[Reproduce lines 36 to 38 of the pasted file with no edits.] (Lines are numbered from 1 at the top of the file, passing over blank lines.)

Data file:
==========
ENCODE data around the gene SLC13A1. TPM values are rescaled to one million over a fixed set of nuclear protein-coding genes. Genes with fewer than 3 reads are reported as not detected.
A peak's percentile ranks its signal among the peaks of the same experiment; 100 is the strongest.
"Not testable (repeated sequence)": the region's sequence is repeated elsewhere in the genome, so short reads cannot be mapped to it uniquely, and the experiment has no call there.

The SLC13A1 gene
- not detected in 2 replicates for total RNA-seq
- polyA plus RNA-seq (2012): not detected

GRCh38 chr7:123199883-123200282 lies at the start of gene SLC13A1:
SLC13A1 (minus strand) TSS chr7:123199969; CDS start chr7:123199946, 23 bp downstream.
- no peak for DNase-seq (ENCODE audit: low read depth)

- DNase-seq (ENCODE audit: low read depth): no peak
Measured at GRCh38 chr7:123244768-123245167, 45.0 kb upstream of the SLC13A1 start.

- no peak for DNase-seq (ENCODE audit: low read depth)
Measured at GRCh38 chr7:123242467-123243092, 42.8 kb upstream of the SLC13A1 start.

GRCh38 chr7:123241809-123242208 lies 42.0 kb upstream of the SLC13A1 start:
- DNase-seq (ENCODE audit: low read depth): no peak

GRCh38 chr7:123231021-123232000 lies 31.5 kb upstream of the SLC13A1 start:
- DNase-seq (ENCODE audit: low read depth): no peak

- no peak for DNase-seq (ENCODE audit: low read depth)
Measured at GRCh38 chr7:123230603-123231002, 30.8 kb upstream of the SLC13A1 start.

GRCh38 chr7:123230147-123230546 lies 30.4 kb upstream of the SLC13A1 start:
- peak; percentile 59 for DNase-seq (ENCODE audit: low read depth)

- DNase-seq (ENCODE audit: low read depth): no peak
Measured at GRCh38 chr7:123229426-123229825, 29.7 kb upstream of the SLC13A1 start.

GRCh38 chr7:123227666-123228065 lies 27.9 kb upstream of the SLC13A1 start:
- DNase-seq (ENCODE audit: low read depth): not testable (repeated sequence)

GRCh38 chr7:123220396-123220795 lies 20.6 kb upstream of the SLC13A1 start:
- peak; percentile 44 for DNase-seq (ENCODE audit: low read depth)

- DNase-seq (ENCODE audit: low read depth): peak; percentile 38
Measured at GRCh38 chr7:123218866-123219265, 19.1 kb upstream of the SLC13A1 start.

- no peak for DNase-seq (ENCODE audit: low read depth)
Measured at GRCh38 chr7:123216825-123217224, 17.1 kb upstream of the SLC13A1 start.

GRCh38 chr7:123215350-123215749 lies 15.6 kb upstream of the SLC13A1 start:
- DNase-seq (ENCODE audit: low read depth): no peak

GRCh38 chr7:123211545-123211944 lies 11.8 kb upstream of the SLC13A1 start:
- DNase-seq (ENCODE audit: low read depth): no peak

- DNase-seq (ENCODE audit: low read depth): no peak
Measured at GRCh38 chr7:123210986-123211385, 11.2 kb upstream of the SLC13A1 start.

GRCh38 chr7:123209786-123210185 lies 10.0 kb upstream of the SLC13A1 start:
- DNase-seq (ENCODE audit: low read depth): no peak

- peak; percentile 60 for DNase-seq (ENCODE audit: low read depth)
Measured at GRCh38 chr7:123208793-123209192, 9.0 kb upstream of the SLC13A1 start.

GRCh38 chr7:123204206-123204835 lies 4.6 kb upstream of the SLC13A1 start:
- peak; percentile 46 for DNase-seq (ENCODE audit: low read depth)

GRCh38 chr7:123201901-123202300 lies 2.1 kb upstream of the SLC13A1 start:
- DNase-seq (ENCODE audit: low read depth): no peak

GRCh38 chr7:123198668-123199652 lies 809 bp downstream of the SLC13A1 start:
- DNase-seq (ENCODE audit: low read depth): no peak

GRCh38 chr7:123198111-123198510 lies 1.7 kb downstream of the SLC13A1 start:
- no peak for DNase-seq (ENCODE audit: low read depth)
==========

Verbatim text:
- DNase-seq (ENCODE audit: low read depth): no peak
Measured at GRCh38 chr7:123210986-123211385, 11.2 kb upstream of the SLC13A1 start.

GRCh38 chr7:123209786-123210185 lies 10.0 kb upstream of the SLC13A1 start: